I will never forget a moment in my Ethical Reasoning lecture sophomore spring when my professor asked the class if they thought African-American descendents of slaves should receive reparations. The class sat still and silent for a moment. You may wonder what I was thinking.
I glanced over at the only other black person in the room, thankfully a friend of mine, and decided to keep my hand down. Our professor was the type to hold a dialogue when a student made a comment, asking follow up questions. In section, this may be expected, but in a lecture even with a smaller-sized class, this felt like a defense. And what I was not going to do was be one of the token black people in the predominantly white classroom that was defending the people’s right for reparations. I had already been in many a room with this type of demographic at Harvard where issues dealing with underrepresented minorities were brought up, so I knew what that looked like, felt like, and was not ready for the required emotional labor at that time.
The standstill was broken when a white male student raised his hand and answered the question with a question. With a serious tone of voice, he asked the professor if he thought affirmative action could be considered reparations.
I was taken aback.
The professor, the poor man, must have then realized he had inadvertently touched on a tense subject. His conciliatory response was that some people may consider affirmative action as a form of reparations. He quickly moved on to the next subject.
Now, you may think my story is wild. But, ask almost any black student on this campus and I guarantee you, they will have a personal account to share. Many of them are more direct, biting, and outrageous than mine. My story doesn’t even end there, but for the purposes of this piece, you get the point. This moment was eye-opening for me.
In theory, I knew black students were accused of taking the spots of our white and even Asian-American counterparts in top universities because of so-called “affirmative action.” However, even though I attended a public high school in Texas, no one had ever questioned my college admissions success, at least to my face, that I had heard of. Maybe they were thinking it — I don’t know — and I never cared. I knew how hard I had worked and I recognized the miraculous grace of God on my life. Yet, witnessing that student raise his hand and boldly ask that question without regard for his fellow classmates of color was a wake-up call. Some of the students I share this campus with really consider me an affirmative action admit that filled a diversity quota.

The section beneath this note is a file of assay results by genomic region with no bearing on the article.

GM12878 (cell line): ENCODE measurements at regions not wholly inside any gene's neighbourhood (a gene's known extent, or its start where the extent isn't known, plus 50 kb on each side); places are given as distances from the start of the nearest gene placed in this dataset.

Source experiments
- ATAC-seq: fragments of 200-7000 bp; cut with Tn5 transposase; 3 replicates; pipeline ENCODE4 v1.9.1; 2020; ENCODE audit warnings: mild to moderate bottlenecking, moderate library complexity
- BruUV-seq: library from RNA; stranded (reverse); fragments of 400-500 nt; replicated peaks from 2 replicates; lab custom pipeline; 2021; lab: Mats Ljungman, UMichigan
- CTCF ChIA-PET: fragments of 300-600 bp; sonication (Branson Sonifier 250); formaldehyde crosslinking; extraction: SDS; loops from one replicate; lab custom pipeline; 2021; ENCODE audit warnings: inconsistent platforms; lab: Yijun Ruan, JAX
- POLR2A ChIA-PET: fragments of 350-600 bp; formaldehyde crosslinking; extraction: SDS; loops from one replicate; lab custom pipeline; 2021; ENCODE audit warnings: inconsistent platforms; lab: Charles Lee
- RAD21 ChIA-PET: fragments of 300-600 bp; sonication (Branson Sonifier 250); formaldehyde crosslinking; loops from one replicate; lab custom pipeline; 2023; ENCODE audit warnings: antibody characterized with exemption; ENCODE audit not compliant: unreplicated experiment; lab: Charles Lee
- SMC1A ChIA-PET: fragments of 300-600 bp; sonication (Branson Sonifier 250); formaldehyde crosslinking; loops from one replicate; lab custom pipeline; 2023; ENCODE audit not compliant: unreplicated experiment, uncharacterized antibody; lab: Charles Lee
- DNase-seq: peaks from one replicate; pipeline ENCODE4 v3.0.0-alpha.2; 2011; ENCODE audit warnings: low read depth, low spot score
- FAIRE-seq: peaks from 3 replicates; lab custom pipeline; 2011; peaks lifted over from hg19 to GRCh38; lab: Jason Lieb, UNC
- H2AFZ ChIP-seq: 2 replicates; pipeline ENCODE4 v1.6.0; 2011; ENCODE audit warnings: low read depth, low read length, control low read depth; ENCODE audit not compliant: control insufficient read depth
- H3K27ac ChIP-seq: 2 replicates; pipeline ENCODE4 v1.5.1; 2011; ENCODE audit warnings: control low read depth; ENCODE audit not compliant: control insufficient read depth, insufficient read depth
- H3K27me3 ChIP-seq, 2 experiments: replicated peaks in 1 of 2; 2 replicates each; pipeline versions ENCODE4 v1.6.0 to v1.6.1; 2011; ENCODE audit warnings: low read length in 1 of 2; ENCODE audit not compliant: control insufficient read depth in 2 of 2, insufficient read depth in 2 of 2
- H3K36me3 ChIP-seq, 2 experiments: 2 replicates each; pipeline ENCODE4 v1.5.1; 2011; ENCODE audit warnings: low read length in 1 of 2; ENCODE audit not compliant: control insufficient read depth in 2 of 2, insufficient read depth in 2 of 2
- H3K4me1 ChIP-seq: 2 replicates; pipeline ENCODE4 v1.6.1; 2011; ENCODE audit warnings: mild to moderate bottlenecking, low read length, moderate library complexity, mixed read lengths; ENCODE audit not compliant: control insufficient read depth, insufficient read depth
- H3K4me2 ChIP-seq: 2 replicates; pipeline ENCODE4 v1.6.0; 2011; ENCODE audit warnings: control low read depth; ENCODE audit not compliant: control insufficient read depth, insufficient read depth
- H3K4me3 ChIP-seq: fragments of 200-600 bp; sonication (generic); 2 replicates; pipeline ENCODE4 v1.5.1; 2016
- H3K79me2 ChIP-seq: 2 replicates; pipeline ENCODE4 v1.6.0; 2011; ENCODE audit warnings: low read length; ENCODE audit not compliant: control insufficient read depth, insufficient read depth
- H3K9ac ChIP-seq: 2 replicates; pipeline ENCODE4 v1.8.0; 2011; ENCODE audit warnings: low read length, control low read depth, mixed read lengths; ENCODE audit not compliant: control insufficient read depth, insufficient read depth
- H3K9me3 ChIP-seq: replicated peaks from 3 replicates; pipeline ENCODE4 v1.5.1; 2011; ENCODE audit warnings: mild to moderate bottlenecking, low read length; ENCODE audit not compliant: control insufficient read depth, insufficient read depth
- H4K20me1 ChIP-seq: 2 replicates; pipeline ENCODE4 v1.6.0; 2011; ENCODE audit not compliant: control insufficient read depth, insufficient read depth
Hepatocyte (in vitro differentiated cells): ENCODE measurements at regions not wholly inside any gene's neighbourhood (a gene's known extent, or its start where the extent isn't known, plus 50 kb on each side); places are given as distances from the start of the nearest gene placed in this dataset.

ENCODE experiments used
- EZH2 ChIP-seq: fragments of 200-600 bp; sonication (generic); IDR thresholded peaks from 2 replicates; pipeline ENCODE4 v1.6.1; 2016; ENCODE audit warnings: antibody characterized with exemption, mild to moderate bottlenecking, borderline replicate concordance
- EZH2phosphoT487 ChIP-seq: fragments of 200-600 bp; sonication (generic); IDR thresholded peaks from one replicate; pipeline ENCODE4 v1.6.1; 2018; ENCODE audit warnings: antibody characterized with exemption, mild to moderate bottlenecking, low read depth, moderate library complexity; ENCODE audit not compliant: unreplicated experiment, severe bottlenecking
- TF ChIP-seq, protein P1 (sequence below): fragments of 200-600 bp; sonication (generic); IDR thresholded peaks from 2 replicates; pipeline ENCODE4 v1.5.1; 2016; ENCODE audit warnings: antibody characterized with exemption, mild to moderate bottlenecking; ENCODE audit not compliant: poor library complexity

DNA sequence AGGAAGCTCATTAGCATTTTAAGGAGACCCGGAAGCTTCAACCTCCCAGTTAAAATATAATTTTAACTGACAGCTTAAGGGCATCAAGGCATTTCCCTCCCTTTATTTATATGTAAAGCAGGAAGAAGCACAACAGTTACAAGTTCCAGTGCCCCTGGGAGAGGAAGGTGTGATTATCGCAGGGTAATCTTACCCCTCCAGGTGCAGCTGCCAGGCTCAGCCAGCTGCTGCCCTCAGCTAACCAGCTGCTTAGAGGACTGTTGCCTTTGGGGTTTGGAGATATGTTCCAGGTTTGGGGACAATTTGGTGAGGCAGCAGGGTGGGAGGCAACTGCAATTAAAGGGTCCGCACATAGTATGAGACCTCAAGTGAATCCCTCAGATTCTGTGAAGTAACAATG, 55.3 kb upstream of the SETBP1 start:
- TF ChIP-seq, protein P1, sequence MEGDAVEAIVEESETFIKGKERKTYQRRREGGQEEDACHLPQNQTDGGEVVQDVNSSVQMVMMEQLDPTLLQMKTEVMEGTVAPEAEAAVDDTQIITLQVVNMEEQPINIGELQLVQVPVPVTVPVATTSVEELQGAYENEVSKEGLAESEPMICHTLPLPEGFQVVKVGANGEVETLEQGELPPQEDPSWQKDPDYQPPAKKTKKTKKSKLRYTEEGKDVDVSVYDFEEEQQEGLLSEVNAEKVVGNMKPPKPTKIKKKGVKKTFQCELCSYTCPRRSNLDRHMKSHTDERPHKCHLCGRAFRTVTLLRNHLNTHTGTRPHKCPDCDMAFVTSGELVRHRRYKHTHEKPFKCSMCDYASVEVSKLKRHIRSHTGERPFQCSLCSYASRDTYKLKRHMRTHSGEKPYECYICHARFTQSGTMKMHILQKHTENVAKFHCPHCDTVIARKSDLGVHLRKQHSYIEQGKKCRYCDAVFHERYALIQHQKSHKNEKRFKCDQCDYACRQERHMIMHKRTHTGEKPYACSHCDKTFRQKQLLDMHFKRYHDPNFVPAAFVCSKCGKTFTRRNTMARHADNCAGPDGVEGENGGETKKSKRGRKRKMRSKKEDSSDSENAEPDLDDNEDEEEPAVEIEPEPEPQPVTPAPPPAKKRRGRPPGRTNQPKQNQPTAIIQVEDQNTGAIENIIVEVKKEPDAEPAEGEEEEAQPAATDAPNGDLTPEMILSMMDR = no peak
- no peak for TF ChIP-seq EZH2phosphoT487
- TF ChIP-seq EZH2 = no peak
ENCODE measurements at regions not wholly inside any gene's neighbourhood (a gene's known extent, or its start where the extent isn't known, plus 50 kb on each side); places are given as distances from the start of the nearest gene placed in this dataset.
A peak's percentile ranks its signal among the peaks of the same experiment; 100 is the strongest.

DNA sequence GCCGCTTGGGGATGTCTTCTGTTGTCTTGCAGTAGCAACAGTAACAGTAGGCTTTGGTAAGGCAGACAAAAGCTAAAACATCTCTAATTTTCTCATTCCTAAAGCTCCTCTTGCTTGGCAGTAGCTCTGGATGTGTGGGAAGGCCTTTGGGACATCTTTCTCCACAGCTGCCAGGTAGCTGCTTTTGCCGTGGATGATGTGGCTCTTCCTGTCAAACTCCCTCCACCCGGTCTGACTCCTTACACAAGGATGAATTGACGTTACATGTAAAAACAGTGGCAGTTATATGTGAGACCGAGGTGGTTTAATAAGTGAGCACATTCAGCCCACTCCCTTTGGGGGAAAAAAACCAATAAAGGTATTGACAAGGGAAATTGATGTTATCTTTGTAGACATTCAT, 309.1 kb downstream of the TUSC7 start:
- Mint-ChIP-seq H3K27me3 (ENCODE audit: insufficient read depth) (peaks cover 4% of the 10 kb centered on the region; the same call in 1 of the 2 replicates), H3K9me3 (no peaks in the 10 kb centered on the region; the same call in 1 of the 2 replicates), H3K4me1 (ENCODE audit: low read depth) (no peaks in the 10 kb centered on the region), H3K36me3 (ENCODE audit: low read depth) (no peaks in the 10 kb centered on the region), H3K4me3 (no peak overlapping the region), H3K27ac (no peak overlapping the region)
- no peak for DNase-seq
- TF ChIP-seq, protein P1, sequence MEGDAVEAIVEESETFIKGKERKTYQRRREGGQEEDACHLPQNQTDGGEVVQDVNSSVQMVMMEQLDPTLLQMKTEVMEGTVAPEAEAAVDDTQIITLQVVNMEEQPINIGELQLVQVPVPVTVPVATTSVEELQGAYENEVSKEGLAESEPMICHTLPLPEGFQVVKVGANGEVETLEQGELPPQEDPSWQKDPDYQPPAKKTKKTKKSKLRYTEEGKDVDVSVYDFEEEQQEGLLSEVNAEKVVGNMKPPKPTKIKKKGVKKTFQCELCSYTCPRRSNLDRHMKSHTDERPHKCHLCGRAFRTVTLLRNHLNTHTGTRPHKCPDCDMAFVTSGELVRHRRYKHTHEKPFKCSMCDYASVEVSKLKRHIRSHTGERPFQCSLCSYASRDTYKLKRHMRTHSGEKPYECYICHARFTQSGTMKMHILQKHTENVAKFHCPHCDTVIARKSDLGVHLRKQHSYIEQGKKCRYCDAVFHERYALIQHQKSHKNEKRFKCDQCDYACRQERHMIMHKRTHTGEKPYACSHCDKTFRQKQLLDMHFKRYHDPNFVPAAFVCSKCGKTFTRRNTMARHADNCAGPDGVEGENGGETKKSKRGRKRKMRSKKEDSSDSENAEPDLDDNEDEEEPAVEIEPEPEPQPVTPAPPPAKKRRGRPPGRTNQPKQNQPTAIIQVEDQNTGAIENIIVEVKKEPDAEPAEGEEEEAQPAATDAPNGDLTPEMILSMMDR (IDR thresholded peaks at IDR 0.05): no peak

So, when The Crimson broke the news last fall that Harvard favors those who fund it in the admissions process, I cackled. Though amusing, the news didn’t surprise me: I thought back to that moment from sophomore spring, and the irony was so clear. My response to the news story was only one out of a sea of people who looked like me and had experienced something similar.
Earlier this month when we learned about the college admissions fraud scandal, I was again unsurprised. This time though, the reactions saddened me. There were expressions of amusement, shock, anger, and justification. Some shed light on the more accepted inequities in the college admissions system. Others expanded on how wealth and power covertly operate within society’s fallacious meritocracies throughout the entire lifespan of the privileged. But, no one asked why we care so much?
Why do these stories matter enough to elicit such a response?
Surely, the public reveal of criminal or even ethically questionable, but accepted, methods of gaining college admission prove the realities of rampant inequality that many of us experience in our daily lives, try to speak out against, and raise awareness about. Nevertheless, it also says something about us that we look to these stories to secure our wavering sense of belonging in our environment.
I get it, and I don’t say this to silence us. Continue to speak. Post. Feel. But rather than allowing the question of our belonging to haunt us and allowing these stories to validate our existence here, why not turn the question on its head? Instead of asking if we, as black or underrepresented minority students, belong at Harvard, ask: Who does Harvard belong to? This question may open up even more complexities as we consider an answer, but it also shifts the focus. Is Harvard worthy of us? This bastion of education and excellence that was built for the privileged, many of who rose to power by oppressing others?
Harvard belongs to us, and we must refuse to let the actions, words, or structures that we encounter shake our resolve. We must continue to press forward, to uproot the dark foundation, and lay the groundwork for equality and justice. We, who were shut out not even 200 years ago. We, who have been. We, who grow in number. We, who are to come in a future that I pray will be more fair to us. We have just as much of a right as anyone.
Many of us struggle with imposter syndrome for different reasons. Sadly, the real deception — that we are the frauds — is something we have internalized. Yet, if anything, the recent news has shown us who the real impostors are.
Ifeoluwa T. Obayan ’19, a former Crimson Editorial Comp Director, is a Biomedical Engineering and Social Anthropology joint concentrator in Leverett House. Her column appears on alternate Thursdays.